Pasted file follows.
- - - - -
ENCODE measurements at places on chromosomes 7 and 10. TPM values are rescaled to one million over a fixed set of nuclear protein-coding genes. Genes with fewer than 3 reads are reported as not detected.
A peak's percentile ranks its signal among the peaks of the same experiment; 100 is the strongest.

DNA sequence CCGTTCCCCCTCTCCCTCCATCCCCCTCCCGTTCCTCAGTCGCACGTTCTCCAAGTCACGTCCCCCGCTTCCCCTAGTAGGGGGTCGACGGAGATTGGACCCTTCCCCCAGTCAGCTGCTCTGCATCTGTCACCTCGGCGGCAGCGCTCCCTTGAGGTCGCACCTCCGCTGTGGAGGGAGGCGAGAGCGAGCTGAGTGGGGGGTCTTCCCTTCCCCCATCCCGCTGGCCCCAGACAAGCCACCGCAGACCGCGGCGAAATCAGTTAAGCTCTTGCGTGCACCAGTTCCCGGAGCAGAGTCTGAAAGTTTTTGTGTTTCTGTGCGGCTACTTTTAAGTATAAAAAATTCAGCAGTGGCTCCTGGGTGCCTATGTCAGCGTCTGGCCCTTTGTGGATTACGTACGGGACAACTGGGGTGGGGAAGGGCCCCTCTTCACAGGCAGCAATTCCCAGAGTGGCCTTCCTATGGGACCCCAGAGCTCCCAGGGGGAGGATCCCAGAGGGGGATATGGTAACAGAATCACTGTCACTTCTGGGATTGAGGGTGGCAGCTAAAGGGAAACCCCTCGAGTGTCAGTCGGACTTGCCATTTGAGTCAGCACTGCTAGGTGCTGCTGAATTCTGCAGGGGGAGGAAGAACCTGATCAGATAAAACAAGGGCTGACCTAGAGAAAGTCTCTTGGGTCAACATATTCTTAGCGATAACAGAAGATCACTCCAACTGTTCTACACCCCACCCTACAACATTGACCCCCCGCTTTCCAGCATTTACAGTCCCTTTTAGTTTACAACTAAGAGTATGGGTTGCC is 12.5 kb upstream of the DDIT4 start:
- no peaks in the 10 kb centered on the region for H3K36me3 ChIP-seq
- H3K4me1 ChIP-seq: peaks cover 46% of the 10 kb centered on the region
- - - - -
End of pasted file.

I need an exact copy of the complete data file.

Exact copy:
ENCODE measurements at places on chromosomes 7 and 10. TPM values are rescaled to one million over a fixed set of nuclear protein-coding genes. Genes with fewer than 3 reads are reported as not detected.
A peak's percentile ranks its signal among the peaks of the same experiment; 100 is the strongest.

DNA sequence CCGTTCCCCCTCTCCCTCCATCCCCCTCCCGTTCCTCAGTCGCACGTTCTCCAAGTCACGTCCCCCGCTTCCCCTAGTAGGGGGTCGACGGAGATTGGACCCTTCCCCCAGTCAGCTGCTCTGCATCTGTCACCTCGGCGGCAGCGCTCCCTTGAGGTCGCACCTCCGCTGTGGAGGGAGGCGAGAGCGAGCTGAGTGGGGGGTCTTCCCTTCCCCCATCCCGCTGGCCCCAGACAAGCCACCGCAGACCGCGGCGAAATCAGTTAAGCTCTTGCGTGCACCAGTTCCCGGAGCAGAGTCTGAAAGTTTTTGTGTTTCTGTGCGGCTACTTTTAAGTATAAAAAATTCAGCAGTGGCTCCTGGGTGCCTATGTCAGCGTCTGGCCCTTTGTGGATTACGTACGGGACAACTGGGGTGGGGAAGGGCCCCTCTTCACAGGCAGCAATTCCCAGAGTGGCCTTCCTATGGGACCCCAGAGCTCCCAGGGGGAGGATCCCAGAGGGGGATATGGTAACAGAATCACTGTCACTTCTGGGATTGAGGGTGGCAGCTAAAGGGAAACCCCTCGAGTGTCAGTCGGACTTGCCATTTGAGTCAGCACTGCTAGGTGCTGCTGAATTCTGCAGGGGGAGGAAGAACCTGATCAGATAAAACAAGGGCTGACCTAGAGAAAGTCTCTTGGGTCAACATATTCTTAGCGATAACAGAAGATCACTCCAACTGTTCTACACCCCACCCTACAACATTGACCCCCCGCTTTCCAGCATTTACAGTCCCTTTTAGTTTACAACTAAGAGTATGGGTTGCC is 12.5 kb upstream of the DDIT4 start:
- no peaks in the 10 kb centered on the region for H3K36me3 ChIP-seq
- H3K4me1 ChIP-seq: peaks cover 46% of the 10 kb centered on the region